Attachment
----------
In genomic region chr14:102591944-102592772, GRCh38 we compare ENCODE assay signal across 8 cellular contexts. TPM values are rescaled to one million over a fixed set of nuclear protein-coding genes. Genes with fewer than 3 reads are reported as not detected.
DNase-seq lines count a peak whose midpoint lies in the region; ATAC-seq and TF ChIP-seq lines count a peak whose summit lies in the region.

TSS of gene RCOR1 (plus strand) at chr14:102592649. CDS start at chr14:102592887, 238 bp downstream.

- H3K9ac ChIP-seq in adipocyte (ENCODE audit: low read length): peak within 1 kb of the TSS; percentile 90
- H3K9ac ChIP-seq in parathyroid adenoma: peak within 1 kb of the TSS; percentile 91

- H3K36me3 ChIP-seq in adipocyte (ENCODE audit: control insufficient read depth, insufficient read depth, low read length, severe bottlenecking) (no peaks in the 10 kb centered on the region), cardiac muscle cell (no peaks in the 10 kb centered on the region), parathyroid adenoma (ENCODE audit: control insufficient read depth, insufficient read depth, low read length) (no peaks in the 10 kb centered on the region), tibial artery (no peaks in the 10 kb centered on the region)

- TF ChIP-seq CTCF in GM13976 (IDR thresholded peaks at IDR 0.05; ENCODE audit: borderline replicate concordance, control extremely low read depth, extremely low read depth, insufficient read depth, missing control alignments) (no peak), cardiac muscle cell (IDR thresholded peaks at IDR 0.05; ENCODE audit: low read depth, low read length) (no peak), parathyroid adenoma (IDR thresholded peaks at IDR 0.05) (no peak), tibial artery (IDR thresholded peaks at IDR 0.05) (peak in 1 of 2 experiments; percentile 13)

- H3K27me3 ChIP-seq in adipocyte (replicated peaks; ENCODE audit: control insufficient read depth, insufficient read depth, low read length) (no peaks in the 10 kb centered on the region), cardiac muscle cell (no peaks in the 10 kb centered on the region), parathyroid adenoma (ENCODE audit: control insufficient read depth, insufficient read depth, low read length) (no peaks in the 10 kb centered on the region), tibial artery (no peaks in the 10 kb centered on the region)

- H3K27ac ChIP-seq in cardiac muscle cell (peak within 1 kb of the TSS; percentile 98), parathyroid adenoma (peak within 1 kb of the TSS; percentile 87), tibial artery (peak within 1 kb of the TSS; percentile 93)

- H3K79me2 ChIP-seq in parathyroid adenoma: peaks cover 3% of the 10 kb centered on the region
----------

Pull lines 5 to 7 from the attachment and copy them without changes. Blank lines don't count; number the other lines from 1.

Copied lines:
- H3K9ac ChIP-seq in parathyroid adenoma: peak within 1 kb of the TSS; percentile 91

- H3K36me3 ChIP-seq in adipocyte (ENCODE audit: control insufficient read depth, insufficient read depth, low read length, severe bottlenecking) (no peaks in the 10 kb centered on the region), cardiac muscle cell (no peaks in the 10 kb centered on the region), parathyroid adenoma (ENCODE audit: control insufficient read depth, insufficient read depth, low read length) (no peaks in the 10 kb centered on the region), tibial artery (no peaks in the 10 kb centered on the region)

- TF ChIP-seq CTCF in GM13976 (IDR thresholded peaks at IDR 0.05; ENCODE audit: borderline replicate concordance, control extremely low read depth, extremely low read depth, insufficient read depth, missing control alignments) (no peak), cardiac muscle cell (IDR thresholded peaks at IDR 0.05; ENCODE audit: low read depth, low read length) (no peak), parathyroid adenoma (IDR thresholded peaks at IDR 0.05) (no peak), tibial artery (IDR thresholded peaks at IDR 0.05) (peak in 1 of 2 experiments; percentile 13)